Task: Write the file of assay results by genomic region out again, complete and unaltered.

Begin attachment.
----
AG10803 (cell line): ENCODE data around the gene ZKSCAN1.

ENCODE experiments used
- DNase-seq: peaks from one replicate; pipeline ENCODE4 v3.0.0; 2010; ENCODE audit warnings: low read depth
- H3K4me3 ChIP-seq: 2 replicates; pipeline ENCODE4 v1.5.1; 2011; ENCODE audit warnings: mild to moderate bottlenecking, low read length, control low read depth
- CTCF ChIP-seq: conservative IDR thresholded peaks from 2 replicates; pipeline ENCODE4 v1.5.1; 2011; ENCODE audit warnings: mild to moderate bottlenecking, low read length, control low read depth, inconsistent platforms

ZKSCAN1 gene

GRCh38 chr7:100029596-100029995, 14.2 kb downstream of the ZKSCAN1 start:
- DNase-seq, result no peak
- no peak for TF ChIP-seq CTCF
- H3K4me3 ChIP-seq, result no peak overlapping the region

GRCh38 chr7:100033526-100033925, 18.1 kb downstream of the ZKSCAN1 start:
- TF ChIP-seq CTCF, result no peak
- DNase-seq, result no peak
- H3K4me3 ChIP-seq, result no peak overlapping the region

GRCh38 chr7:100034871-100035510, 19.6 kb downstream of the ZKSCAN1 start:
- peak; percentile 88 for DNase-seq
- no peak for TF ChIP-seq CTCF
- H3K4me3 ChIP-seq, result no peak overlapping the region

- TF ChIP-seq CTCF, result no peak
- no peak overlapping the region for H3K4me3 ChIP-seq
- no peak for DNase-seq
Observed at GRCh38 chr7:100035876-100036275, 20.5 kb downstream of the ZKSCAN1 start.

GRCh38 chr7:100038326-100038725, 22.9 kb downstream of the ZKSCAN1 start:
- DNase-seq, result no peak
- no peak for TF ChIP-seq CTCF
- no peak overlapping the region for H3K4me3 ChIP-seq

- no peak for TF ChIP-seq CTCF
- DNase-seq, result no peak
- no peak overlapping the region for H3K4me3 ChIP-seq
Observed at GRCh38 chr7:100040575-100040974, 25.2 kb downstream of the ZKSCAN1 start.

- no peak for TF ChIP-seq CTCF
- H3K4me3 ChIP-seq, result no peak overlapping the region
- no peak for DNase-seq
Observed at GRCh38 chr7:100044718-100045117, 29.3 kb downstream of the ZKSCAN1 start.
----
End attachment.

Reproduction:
AG10803 (cell line): ENCODE data around the gene ZKSCAN1.

ENCODE experiments used
- DNase-seq: peaks from one replicate; pipeline ENCODE4 v3.0.0; 2010; ENCODE audit warnings: low read depth
- H3K4me3 ChIP-seq: 2 replicates; pipeline ENCODE4 v1.5.1; 2011; ENCODE audit warnings: mild to moderate bottlenecking, low read length, control low read depth
- CTCF ChIP-seq: conservative IDR thresholded peaks from 2 replicates; pipeline ENCODE4 v1.5.1; 2011; ENCODE audit warnings: mild to moderate bottlenecking, low read length, control low read depth, inconsistent platforms

ZKSCAN1 gene

GRCh38 chr7:100029596-100029995, 14.2 kb downstream of the ZKSCAN1 start:
- DNase-seq, result no peak
- no peak for TF ChIP-seq CTCF
- H3K4me3 ChIP-seq, result no peak overlapping the region

GRCh38 chr7:100033526-100033925, 18.1 kb downstream of the ZKSCAN1 start:
- TF ChIP-seq CTCF, result no peak
- DNase-seq, result no peak
- H3K4me3 ChIP-seq, result no peak overlapping the region

GRCh38 chr7:100034871-100035510, 19.6 kb downstream of the ZKSCAN1 start:
- peak; percentile 88 for DNase-seq
- no peak for TF ChIP-seq CTCF
- H3K4me3 ChIP-seq, result no peak overlapping the region

- TF ChIP-seq CTCF, result no peak
- no peak overlapping the region for H3K4me3 ChIP-seq
- no peak for DNase-seq
Observed at GRCh38 chr7:100035876-100036275, 20.5 kb downstream of the ZKSCAN1 start.

GRCh38 chr7:100038326-100038725, 22.9 kb downstream of the ZKSCAN1 start:
- DNase-seq, result no peak
- no peak for TF ChIP-seq CTCF
- no peak overlapping the region for H3K4me3 ChIP-seq

- no peak for TF ChIP-seq CTCF
- DNase-seq, result no peak
- no peak overlapping the region for H3K4me3 ChIP-seq
Observed at GRCh38 chr7:100040575-100040974, 25.2 kb downstream of the ZKSCAN1 start.

- no peak for TF ChIP-seq CTCF
- H3K4me3 ChIP-seq, result no peak overlapping the region
- no peak for DNase-seq
Observed at GRCh38 chr7:100044718-100045117, 29.3 kb downstream of the ZKSCAN1 start.